Congress and the administration can make up for lost time, Black said, if they "tobacco-nize" the industry. Just as the government can legislate that smoking is not permitted in public buildings, so too, he said, can it prevent certain vehicles from driving on certain roads.

"The government owns the complete infrastructure for automobiles — every road, every highway, every alley is government-owned," Black said, adding that such authority gives the federal government the ability to dictate what forms of fuel should be located alongside the roads and which cars should be allowed on them.

Internal combustion vehicles "should not be permitted on the road. They should be taxed out of existence right now," Black said.

In the 2005 energy bill, Congress expanded the use of ethanol, and flex fuel vehicles, a simpler technology that enables cars to run on primarily corn-based fuel, is now a priority for the car companies. Moore said 250,000 flex fuel vehicles are on the road this year, and Ford is "committed to doubling (the number of) flex fuel vehicles by 2010."

But Black contends it takes more than a gallon of gasoline to create a gallon of corn ethanol, a widely held view among environmentalists that is loudly disputed by the automotive industry and corn-producing states.

"That's a wells to wheels kind of comparison" and it's wrong, said Moore. She pointed to the National Ethanol Vehicle Coalition, which claims "a 38 percent gain in the overall energy input/output equation for the corn-to-ethanol process" over gasoline.

NEVC notes that its international partners are looking at using higher energy output crops such as switch grasses, timothy and sugar cane, all of which require less fuel to produce.

But lawmakers took efforts to tax sugar ethanol coming from Brazil, protecting the domestic corn industry even though sugar ethanol requires much less fuel to produce, Black said.

"We need to fire any legislator who voted to tax Brazilian ethanol and take no explanations," he said.

Jill Kozeny, spokeswoman for Sen. Charles Grassley, R-Iowa, a major proponent of corn ethanol and backer of the tax, said lifting the tariff on Brazilian ethanol would hurt Americans.

"It would discourage U.S. ethanol production, and the resulting decrease in supply will hurt consumers who want to increase their use of ethanol," she said. "Lifting the tariff would effectively have U.S. taxpayers give a tax credit to foreign producers of ethanol because the tariff offsets the excise tax credit that applies to both domestically produced and imported ethanol."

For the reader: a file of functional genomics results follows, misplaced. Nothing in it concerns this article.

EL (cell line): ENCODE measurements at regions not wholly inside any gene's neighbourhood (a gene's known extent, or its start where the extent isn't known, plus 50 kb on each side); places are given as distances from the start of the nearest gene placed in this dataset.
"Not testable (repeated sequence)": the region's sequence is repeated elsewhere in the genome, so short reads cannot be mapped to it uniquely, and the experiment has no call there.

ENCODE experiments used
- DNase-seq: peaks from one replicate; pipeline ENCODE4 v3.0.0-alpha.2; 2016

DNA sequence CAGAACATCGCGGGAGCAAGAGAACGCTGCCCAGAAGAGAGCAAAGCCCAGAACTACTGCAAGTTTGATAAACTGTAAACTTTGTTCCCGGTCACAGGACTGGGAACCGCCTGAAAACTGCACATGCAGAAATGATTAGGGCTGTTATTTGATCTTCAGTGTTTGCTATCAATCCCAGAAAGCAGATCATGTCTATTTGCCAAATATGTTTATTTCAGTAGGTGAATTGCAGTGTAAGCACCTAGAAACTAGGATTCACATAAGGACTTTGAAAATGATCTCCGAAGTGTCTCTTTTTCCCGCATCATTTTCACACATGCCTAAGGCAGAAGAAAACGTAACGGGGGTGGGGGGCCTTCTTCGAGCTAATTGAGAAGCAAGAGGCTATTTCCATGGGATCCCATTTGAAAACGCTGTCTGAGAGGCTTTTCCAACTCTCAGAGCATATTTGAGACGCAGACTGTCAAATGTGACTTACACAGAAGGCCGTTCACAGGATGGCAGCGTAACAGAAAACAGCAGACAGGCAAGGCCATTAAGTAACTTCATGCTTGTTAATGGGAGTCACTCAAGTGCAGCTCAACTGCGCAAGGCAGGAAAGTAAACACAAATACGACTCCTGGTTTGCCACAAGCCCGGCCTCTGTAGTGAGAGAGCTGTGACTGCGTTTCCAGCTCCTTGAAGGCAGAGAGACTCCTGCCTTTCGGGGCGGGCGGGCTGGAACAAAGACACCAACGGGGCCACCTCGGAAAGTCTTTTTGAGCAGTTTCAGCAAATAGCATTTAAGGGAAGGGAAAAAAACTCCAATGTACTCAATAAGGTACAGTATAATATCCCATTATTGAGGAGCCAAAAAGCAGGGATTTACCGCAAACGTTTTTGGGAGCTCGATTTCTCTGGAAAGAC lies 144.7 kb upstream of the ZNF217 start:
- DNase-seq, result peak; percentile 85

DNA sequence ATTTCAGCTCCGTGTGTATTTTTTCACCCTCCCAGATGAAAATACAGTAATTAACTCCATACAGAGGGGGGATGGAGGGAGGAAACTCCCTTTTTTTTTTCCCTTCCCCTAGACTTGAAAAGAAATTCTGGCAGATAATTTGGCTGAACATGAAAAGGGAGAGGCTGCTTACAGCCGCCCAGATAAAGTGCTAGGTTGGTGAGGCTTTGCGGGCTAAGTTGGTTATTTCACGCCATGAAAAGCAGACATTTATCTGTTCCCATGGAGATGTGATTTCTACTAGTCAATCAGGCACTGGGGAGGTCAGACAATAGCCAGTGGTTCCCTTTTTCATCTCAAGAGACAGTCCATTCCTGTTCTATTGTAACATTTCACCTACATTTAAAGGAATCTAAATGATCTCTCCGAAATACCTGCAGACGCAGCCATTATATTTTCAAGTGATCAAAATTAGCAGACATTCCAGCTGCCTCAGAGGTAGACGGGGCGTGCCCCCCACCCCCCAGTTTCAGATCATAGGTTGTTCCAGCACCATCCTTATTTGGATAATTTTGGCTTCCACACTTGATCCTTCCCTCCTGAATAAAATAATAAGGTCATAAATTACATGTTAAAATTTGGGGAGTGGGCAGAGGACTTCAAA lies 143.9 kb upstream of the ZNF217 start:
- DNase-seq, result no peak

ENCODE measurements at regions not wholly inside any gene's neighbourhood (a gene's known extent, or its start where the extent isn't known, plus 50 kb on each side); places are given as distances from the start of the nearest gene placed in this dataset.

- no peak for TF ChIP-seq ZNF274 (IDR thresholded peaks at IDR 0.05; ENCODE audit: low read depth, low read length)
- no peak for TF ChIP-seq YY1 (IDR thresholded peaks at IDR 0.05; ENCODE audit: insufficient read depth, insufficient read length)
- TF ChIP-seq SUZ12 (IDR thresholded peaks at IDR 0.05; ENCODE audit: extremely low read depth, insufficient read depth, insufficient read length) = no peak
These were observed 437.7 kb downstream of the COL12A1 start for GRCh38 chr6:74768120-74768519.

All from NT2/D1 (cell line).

Possible Solutions

Black does give credit to California Gov. Arnold Schwarzenegger for wanting to create an environment for alternative fuel vehicle use by building a hydrogen fuel cell highway up and down the state.

In the last two fiscal years, California's budget has included $6.5 million each year to promote the hydrogen highway, offer seed money for new stations and to build a demonstration fleet, said Jerry Martin, spokesman for the California Air Resources Board.

Martin said it's a high priority for Schwarzenegger, who wants to see greater production and lower cost alternative fuel vehicles soon.

"No car company was going to build a lot of cars that need to be refueled off of a servicing station that's not available," Martin said of the plan to create 20 to 50 stations clustered around urban areas before growing out along the state's major north-south corridors. "We expect that over time, hybrids will fully replace or nearly replace gas-fueled vehicles."

Martin noted that General Motors had been in the forefront of the alternative fuel car race in the 1990s, but when California began implementing a zero-emissions vehicles policy, GM abandoned its electric battery car.

They thought they would have the whole market to themselves, Martin said. "With our rule, we gave them six competitors ... and that sort of soured them on the whole idea."

For Black, the way forward now is a U.S.-government sponsored "Manhattan Project" to make alternative fuel accessible and affordable.

He estimated the project would take roughly a $20 billion investment — the same amount in World War II dollars that it took to develop the atomic bomb.

"They need a Katrina moment. They need a Dubai Ports moment," he said of the groundswell that forced government action in recent hurricane recovery and national security decisions.

The Department of Energy argues that President Bush is already taking aggressive steps to assist the private industry's movement toward alternative fuels, committing more than $1 billion to research and development funding.

"Hydrogen remains one of the largest single-funded program elements of President Bush's Advanced Energy Initiative to expand our fuel and vehicle options, to displace petroleum and carbon emissions, and to address our 'addiction' to oil," said Alexander Karsner, assistant secretary for energy efficiency and renewable energy at the Energy Department.

"This unprecedented commitment has in fact reduced the cost of a hydrogen fuel cell by more than 50 percent in just four years," he said.

But DiCicco said as long as current government administrators and company executives put off the hydrogen deadline to 2020 and beyond, no one will ever have to take responsibility for not getting the U.S. to its goal.

An adage in the business is that "hydrogen is the fuel of the future and it always will be," he said.

Black said the market can be pushed and consumers can help — not by buying alternative fuel cell cars themselves, but by convincing fleet companies to invest in them.

"There would be no mass production without mass purchases," he said, adding it should be the duty of mass purchasers to buy alternative fuel cars. "The government has 600,000 cars. The taxicab industry has 100,000 vehicles with a complete turnover every three years."

He suggests, for example, that consumers call up FedEx, DHL and UPS and tell them whichever shipping company changes its fleet to alternative fuels will get their business.

"Ship green," he said. "Don't drape a flag over your Hummer."